Getting to Know Your Clients Before Anyone Signs the Papers

In Print Issues, She's Enjoying the Journey by Jennifer Pearce

In any relationship, including coaching, setting it up for success requires open and honest communication regarding expectations, desired outcomes and how those outcomes are to be achieved. Spending some time getting to know one another is of paramount importance before deciding to begin a coaching-business relationship.

I prefer to be called a coach.

I’ll share my “why” I feel this way and how it ties into getting to know my clients before we mutually decide we are a good fit.

When I am approached by a dentist to coach their team, this begins the getting-to-know-one-another process. It also provides the opportunity to see if a coaching relationship can be helpful in reaching the dentist’s desired changes in his practice. Open and candid discussions will cover outcomes, how long it will take to get to the desired outcomes from the current state of the business, the doctor and team mindsets and the path to get to the desired vision of the practice.

I have been in dentistry for 24 years, coming into it as a practice manager and enjoyed the position for 18 years. Then I became a practice co-owner for four years. I am forever grateful for all my experiences in dental practices as each experience was a stepping stone to making me the coach I am today. Throughout my journey in dentistry, I was an avid learner. I wanted to understand the “why” behind things to be a better leader to my teams and to my dentists with whom I worked. Therefore, I say I am a coach.

There isn’t much with which I haven’t personally been involved in running a dental practice. Because of this, I believe coaching requires getting into the practices I coach, seeing the flow and flaws of the office as well as feeling the culture of the practice. It involves seeing what is working and what needs help. It is important to determine how much hands-on will be needed to create sustainable systems in the practices I coach.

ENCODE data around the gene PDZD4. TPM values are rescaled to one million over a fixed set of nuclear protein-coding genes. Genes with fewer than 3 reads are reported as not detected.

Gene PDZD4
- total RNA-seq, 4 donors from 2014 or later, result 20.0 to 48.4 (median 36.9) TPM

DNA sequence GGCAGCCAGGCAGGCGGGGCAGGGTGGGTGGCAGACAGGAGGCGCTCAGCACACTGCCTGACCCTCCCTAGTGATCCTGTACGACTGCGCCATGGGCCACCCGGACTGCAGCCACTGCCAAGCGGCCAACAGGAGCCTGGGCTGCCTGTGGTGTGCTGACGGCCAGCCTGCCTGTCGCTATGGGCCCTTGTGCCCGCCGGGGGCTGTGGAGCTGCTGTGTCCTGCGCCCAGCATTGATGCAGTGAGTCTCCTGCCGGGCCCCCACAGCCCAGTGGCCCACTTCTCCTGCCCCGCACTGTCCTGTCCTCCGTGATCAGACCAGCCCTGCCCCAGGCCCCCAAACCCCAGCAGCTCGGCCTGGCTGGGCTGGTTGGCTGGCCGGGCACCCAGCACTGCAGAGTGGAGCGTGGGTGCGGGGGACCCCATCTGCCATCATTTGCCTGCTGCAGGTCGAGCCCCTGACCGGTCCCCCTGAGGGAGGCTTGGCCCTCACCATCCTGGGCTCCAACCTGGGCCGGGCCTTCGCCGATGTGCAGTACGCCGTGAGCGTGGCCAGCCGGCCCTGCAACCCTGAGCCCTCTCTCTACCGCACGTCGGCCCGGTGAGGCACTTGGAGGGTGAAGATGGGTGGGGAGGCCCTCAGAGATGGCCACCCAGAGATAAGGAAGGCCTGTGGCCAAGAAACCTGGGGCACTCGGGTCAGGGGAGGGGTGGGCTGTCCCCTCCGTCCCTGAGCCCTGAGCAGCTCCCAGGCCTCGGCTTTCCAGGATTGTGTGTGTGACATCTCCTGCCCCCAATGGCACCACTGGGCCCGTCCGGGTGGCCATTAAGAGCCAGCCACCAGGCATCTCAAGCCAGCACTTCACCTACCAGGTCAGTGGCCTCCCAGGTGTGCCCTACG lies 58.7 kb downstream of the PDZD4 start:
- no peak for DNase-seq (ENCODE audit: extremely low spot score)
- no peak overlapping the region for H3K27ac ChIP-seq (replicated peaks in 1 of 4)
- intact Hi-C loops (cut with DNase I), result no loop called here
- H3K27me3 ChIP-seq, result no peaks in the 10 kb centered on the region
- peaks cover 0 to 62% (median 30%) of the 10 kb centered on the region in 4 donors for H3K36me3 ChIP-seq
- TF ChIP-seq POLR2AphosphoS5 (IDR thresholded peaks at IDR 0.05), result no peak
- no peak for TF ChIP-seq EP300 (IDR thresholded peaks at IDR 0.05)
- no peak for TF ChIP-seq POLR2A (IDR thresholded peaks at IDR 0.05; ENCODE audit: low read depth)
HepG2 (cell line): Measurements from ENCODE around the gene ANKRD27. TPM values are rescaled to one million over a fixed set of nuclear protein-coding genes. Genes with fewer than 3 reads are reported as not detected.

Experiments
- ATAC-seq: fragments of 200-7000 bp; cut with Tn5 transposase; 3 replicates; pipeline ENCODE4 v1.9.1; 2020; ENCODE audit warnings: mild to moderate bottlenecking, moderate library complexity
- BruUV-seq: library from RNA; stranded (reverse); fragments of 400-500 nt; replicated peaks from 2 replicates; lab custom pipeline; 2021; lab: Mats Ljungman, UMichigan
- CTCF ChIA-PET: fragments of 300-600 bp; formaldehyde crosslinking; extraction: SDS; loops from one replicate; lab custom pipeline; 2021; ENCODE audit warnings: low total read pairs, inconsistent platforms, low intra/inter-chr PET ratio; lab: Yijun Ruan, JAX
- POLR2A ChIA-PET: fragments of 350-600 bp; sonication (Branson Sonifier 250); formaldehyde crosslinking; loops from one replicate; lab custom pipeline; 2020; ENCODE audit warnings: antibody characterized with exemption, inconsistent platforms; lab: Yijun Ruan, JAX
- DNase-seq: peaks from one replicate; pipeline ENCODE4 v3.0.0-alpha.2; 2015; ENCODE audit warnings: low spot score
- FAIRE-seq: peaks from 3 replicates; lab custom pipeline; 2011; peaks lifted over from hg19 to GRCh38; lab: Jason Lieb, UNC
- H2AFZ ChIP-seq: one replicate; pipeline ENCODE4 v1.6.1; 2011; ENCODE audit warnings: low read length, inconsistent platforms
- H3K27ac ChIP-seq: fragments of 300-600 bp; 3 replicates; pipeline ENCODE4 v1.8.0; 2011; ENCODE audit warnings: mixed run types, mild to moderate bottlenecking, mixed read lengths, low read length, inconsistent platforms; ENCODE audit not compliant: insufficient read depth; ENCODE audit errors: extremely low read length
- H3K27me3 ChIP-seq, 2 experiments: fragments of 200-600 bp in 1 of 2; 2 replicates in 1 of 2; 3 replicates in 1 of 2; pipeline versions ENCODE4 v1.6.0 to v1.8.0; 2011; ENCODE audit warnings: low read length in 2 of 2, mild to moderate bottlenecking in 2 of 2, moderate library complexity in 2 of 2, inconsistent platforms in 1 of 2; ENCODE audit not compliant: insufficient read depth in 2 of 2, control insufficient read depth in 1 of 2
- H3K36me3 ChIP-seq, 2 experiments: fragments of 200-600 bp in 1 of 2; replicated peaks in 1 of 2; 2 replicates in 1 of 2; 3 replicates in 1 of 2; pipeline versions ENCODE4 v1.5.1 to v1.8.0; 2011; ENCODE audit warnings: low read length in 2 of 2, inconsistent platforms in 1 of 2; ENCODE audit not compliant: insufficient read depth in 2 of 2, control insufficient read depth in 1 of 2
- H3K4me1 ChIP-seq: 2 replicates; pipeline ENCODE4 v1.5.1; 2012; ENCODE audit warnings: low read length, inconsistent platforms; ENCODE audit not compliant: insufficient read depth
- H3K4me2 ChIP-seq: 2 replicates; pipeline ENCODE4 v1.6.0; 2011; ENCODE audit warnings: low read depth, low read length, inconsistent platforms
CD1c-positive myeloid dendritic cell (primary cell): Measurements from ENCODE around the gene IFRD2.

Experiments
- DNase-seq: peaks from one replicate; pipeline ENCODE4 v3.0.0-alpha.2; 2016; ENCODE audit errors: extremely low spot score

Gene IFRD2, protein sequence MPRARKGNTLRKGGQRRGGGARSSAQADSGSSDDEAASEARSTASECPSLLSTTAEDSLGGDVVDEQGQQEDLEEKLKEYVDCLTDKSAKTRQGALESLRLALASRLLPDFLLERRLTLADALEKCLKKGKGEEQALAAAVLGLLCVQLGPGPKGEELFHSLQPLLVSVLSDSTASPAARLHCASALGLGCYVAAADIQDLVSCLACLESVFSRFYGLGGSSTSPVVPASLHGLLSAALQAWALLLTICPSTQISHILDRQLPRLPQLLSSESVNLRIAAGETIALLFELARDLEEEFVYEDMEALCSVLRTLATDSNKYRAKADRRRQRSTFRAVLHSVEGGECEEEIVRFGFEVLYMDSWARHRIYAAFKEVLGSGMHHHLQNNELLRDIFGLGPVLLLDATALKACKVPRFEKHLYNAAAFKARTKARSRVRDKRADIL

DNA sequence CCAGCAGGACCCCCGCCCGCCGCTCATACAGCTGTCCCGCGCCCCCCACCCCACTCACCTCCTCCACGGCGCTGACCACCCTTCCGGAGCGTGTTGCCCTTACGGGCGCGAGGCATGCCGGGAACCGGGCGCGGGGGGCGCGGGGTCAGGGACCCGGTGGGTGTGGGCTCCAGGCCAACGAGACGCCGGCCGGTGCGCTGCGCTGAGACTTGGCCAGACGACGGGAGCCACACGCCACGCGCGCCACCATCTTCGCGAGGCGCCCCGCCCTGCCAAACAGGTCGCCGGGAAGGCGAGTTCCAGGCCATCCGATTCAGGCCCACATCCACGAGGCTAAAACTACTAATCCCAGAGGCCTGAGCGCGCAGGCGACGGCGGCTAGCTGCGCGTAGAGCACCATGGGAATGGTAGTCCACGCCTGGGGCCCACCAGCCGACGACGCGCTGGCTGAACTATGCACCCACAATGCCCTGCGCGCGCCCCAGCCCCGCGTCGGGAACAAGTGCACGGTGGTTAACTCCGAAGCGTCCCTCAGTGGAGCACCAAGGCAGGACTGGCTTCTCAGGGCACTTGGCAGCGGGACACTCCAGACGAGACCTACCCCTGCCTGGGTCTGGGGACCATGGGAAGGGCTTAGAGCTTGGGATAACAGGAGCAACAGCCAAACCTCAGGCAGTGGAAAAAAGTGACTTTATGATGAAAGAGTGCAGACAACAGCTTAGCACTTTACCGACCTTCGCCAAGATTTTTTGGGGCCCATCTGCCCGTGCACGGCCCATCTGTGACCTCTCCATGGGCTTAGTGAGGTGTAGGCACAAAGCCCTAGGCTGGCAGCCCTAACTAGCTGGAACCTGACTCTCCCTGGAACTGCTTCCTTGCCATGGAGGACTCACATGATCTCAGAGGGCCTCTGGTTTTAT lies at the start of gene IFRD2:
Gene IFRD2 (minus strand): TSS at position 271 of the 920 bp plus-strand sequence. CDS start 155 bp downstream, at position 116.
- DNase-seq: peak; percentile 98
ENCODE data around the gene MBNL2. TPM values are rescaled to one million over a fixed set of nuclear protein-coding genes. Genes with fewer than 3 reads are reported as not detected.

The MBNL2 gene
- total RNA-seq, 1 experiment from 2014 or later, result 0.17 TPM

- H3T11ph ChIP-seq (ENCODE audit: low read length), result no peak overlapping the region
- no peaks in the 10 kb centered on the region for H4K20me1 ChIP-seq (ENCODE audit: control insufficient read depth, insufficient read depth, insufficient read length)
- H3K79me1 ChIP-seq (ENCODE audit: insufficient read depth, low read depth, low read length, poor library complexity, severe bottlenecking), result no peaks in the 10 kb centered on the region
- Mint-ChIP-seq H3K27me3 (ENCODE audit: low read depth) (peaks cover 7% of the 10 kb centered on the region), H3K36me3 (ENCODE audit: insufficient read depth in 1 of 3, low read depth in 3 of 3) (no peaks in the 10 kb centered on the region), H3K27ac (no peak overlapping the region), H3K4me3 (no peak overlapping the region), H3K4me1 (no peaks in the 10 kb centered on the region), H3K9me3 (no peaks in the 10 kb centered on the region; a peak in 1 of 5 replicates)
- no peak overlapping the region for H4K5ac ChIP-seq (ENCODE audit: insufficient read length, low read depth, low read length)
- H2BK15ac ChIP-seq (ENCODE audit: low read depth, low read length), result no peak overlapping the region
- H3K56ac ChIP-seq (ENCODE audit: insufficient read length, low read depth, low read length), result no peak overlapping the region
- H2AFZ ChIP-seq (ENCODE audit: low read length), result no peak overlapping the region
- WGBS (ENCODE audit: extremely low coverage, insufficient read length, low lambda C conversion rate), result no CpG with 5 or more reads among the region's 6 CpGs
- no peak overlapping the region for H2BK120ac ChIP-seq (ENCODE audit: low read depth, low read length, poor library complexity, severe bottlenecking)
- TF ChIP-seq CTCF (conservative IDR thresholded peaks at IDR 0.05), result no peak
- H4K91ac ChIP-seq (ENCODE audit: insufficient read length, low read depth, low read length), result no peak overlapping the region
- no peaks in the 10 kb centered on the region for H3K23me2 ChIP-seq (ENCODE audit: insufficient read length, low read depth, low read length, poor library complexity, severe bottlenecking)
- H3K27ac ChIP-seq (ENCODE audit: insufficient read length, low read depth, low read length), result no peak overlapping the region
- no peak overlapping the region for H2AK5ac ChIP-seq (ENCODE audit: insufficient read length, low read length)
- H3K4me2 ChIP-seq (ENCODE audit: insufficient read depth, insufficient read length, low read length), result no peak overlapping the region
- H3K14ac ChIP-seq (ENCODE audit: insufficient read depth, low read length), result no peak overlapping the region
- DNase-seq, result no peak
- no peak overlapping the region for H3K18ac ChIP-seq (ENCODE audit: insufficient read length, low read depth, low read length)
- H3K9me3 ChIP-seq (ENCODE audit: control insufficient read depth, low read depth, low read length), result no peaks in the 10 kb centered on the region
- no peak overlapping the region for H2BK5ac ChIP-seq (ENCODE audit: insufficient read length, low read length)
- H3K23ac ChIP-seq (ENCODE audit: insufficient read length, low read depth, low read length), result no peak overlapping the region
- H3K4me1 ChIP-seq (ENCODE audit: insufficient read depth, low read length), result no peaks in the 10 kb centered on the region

I’ve come up with some points to consider when considering a coach:

  1. Are you hiring a coach to fix your team or the whole team including you? If you are hiring a coach to primarily come in and fix the team and you believe the team is the primary problem, you are more than likely going to be disappointed; the business owner is usually the biggest part of the puzzle that must be delved into.
  2. Systems and processes are instrumental. Be ready to be the leader; the doctor ensures the systems the coach recommends are kept in place. I find integrative change to be the game-changer as well as the hardest implementation if not managed daily. Notice I say managed and not micromanaged. Training, trusting and empowering your employees is a big part of the practice’s success.
  3. Is your team open for growth? Not all teams and doctors are open to growth. Have a candid discussion with your team about “why” you are considering a coach. Don’t be secretive about it. Don’t surprise your team with a coach. Sometimes the team will be the one desiring a coach. I see this quite frequently. Commit to the process together to create a pathway for coachable moments and a more engaged team perspective.
  4. Is coaching being brought in just to increase the numbers and profitability of the practice? This is a slippery slope. A practice focused solely on the numbers usually has a culture or vision problem. Again, what’s the “why” behind the doctor’s vision for the practice? When the team is creating and living for the “why” of the practice, the numbers will be there!